Stocks Close Mixed as Tech, Energy Gain

Stocks closed mixed as quarterly results from Bank of America and National City fueled worries about bank earnings, while energy and tech gained.

The tech-fueled Nasdaq turned positive in the afternoon when Apple posted a solid gain after Citigroup reiterated its buy rating for the iPhone and iPod manufacturer.

Bank of America the second-largest US bank, badly missed analyst expectationsas it said first-quarter profit fell, hurt by write-downs and rising credit losses. National City, the No. 10 U.S. bank, said it is close to a capital infusion of up to $7 billion.

The mixed bag of news renewed questions of whether the market had found a bottom and was ready to break out of its range, after the major indexes each gained more than 4 percent last week.

"We've given signs at least in the short run that we've put in the financial panic bottom. Now we've got to work our way through regional banks and others," said Art Cashin, director of floor operations at UBS. "The market is still very jiterry and very light volumes."

Toymaker Hasbro led the S&P after reporting solid earnings and reaffirming its outlook, while competitor Mattel was heading in the opposite direction after the largest U.S. toymaker said domestic sales for the Barbie doll were down 12 percent in the first quarter.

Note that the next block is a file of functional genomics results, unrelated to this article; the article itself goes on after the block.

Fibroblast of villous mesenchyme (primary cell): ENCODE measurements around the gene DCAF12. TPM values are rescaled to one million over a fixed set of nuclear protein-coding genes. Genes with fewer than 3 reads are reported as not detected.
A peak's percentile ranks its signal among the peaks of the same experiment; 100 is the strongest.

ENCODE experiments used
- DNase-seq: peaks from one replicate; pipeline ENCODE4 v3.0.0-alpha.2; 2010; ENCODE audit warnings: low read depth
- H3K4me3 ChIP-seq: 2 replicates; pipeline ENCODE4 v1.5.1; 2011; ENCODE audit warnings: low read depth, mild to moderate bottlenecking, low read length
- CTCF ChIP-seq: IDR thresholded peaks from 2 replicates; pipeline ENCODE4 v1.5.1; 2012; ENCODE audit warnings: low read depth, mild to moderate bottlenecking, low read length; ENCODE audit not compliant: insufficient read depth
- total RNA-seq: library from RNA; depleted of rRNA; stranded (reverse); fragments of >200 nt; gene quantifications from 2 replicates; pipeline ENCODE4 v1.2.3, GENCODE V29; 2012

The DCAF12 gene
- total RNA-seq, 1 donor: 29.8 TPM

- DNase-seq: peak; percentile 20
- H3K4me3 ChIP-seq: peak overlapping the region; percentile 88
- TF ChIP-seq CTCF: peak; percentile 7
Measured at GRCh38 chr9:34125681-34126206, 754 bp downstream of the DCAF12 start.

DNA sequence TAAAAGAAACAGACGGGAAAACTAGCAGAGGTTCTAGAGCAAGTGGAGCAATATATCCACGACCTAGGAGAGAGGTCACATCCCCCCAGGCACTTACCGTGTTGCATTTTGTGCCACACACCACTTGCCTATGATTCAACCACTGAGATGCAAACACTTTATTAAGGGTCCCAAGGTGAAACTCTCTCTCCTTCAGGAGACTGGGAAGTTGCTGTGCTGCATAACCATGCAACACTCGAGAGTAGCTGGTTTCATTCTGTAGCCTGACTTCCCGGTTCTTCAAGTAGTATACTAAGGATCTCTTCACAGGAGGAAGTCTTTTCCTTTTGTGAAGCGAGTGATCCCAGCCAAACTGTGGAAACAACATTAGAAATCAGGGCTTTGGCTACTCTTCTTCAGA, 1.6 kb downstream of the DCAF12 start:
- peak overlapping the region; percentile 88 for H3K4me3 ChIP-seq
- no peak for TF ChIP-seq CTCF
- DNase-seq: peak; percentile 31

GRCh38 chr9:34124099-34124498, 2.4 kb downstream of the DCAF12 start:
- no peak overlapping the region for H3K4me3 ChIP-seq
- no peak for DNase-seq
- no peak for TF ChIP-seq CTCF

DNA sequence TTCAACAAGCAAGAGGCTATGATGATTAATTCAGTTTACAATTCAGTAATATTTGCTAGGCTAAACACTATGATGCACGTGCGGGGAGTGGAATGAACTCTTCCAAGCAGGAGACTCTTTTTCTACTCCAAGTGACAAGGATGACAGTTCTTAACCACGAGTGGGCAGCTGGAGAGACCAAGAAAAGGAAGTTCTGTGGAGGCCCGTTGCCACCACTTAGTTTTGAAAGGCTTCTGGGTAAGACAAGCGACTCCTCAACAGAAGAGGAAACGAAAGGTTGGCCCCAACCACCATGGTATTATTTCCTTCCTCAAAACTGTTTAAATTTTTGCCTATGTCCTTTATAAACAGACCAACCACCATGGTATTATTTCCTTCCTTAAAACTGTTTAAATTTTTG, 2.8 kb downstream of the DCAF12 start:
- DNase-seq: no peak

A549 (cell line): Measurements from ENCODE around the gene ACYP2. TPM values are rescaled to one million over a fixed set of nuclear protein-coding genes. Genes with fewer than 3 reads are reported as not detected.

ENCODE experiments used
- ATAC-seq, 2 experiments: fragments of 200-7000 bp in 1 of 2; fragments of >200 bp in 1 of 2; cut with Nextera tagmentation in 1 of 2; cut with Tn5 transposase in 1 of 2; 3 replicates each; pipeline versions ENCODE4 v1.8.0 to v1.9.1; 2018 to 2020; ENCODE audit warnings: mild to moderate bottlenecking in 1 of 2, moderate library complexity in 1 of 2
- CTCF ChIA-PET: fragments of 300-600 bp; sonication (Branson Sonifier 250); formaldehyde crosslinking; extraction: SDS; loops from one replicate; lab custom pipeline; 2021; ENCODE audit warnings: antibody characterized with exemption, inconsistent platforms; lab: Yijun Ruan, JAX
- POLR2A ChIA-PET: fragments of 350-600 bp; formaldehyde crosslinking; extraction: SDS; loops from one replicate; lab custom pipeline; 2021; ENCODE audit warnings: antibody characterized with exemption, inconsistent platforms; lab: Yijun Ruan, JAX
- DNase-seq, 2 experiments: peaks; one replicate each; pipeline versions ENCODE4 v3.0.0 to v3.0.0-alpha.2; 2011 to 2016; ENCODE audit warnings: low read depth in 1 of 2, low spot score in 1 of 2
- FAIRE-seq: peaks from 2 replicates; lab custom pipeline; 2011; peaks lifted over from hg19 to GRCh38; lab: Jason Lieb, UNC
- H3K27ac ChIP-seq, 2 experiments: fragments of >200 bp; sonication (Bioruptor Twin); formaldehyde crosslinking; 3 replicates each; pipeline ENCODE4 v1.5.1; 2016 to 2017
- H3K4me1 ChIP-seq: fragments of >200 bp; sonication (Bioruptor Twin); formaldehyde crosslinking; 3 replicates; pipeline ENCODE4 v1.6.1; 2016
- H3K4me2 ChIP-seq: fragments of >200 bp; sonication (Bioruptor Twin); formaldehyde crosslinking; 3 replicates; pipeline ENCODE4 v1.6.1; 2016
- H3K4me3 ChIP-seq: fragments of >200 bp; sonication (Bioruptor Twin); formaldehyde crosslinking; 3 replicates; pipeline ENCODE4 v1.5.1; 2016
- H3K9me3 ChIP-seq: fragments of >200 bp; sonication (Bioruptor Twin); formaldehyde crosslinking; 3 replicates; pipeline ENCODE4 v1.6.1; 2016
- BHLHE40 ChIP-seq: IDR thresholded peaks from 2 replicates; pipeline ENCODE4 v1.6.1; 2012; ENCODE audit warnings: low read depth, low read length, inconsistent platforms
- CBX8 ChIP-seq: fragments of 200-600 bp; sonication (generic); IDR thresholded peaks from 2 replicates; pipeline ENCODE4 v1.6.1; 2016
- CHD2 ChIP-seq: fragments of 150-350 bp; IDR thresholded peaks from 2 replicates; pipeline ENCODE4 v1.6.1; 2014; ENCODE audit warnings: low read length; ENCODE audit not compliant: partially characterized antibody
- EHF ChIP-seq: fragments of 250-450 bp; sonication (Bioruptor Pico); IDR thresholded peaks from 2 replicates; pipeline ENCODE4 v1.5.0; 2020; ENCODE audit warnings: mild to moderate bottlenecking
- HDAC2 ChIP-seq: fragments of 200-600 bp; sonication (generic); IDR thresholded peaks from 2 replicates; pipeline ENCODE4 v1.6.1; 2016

Pharmaceuticals also were moving the market. Dow component Merck brought some needed relief to the market as the pharmaceutical beat analyst estimates, helped by the strength of its deal with competitor AstraZeneca.

Shares of Novartis climbed after it reported a 10 percent jump in quarterly profit, topping expectations.

Drug maker Eli Lilly also reported results before the bell, disappointing Wall Street with earnings slightly below projections. Finally, Amylin shares tumbled after the company said its diabetes drug Byetta badly missed sales estimates in the first quarter.

And small-cap software supplier Packeteer saw its shares soar on high volume after news that it would be bought by Blue Coat Systems.